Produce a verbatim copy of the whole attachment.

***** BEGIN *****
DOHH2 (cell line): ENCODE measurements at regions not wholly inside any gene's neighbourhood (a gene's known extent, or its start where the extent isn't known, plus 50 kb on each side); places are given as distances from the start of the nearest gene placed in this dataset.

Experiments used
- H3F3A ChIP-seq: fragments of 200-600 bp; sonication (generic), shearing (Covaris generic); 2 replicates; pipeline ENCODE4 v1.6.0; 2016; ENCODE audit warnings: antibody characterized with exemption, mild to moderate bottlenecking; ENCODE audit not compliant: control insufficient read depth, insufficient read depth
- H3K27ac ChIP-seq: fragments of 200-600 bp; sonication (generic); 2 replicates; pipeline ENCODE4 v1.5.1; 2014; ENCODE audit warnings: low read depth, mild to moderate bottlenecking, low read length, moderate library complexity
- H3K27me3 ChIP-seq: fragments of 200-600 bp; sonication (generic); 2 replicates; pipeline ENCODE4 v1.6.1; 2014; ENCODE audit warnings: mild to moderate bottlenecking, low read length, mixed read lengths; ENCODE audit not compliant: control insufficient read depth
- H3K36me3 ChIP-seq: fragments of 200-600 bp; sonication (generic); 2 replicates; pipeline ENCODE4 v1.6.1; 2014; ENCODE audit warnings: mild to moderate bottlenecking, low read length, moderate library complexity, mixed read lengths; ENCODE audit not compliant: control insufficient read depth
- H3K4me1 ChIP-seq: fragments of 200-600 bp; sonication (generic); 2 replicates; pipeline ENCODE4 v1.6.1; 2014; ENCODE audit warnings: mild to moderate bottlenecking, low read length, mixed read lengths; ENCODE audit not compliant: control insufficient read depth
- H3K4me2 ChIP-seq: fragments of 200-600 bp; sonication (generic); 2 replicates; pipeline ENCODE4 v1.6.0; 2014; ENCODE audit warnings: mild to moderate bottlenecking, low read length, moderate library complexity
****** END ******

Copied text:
DOHH2 (cell line): ENCODE measurements at regions not wholly inside any gene's neighbourhood (a gene's known extent, or its start where the extent isn't known, plus 50 kb on each side); places are given as distances from the start of the nearest gene placed in this dataset.

Experiments used
- H3F3A ChIP-seq: fragments of 200-600 bp; sonication (generic), shearing (Covaris generic); 2 replicates; pipeline ENCODE4 v1.6.0; 2016; ENCODE audit warnings: antibody characterized with exemption, mild to moderate bottlenecking; ENCODE audit not compliant: control insufficient read depth, insufficient read depth
- H3K27ac ChIP-seq: fragments of 200-600 bp; sonication (generic); 2 replicates; pipeline ENCODE4 v1.5.1; 2014; ENCODE audit warnings: low read depth, mild to moderate bottlenecking, low read length, moderate library complexity
- H3K27me3 ChIP-seq: fragments of 200-600 bp; sonication (generic); 2 replicates; pipeline ENCODE4 v1.6.1; 2014; ENCODE audit warnings: mild to moderate bottlenecking, low read length, mixed read lengths; ENCODE audit not compliant: control insufficient read depth
- H3K36me3 ChIP-seq: fragments of 200-600 bp; sonication (generic); 2 replicates; pipeline ENCODE4 v1.6.1; 2014; ENCODE audit warnings: mild to moderate bottlenecking, low read length, moderate library complexity, mixed read lengths; ENCODE audit not compliant: control insufficient read depth
- H3K4me1 ChIP-seq: fragments of 200-600 bp; sonication (generic); 2 replicates; pipeline ENCODE4 v1.6.1; 2014; ENCODE audit warnings: mild to moderate bottlenecking, low read length, mixed read lengths; ENCODE audit not compliant: control insufficient read depth
- H3K4me2 ChIP-seq: fragments of 200-600 bp; sonication (generic); 2 replicates; pipeline ENCODE4 v1.6.0; 2014; ENCODE audit warnings: mild to moderate bottlenecking, low read length, moderate library complexity